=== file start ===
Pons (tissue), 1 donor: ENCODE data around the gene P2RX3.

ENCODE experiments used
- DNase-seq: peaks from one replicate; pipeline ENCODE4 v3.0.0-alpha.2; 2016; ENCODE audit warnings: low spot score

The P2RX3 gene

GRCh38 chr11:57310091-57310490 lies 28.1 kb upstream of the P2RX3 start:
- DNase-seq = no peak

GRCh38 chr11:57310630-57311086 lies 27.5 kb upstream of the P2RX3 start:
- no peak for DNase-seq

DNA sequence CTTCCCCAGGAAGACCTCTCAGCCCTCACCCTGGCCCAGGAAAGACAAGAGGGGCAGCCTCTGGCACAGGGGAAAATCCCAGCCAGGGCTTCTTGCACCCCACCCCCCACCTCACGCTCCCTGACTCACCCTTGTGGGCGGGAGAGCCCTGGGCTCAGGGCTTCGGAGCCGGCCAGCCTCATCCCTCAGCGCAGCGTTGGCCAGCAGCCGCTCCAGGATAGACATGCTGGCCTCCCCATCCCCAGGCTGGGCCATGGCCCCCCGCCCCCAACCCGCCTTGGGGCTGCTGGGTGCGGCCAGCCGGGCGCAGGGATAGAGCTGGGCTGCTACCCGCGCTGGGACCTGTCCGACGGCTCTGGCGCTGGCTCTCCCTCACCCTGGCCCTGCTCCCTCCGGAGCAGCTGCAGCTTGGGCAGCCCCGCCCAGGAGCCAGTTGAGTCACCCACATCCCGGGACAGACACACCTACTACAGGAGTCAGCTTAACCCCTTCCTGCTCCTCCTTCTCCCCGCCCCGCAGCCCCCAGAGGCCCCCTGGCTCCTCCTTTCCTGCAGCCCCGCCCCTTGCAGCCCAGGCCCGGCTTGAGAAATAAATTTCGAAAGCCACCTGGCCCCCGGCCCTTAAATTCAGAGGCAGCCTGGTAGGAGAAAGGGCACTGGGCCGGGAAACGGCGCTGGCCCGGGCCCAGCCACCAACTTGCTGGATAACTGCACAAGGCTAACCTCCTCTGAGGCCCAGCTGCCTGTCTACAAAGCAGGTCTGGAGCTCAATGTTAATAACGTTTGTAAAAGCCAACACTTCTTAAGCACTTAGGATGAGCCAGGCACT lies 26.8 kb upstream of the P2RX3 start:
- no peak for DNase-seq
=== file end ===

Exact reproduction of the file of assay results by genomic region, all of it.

Pons (tissue), 1 donor: ENCODE data around the gene P2RX3.

ENCODE experiments used
- DNase-seq: peaks from one replicate; pipeline ENCODE4 v3.0.0-alpha.2; 2016; ENCODE audit warnings: low spot score

The P2RX3 gene

GRCh38 chr11:57310091-57310490 lies 28.1 kb upstream of the P2RX3 start:
- DNase-seq = no peak

GRCh38 chr11:57310630-57311086 lies 27.5 kb upstream of the P2RX3 start:
- no peak for DNase-seq

DNA sequence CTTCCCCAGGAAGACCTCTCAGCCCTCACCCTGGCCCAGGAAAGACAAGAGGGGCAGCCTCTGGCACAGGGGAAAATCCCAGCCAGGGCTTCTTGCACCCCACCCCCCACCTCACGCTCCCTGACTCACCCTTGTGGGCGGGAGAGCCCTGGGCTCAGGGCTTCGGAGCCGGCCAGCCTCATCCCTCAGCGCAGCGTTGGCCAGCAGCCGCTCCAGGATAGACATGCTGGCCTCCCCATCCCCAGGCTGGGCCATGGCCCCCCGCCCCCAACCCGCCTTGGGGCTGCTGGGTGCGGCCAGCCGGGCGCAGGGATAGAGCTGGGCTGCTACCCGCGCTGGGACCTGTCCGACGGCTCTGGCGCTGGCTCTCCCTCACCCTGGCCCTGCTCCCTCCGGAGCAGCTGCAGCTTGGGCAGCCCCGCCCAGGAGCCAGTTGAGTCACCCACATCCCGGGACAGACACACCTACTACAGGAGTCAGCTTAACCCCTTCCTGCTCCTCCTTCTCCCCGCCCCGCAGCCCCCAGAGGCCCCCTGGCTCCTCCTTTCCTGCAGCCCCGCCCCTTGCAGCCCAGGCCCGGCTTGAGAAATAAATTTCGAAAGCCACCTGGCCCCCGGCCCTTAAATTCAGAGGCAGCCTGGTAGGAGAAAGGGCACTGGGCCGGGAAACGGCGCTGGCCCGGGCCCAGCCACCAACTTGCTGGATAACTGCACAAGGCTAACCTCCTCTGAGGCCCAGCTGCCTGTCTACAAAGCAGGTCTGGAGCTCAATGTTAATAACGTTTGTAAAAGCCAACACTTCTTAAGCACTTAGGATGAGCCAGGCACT lies 26.8 kb upstream of the P2RX3 start:
- no peak for DNase-seq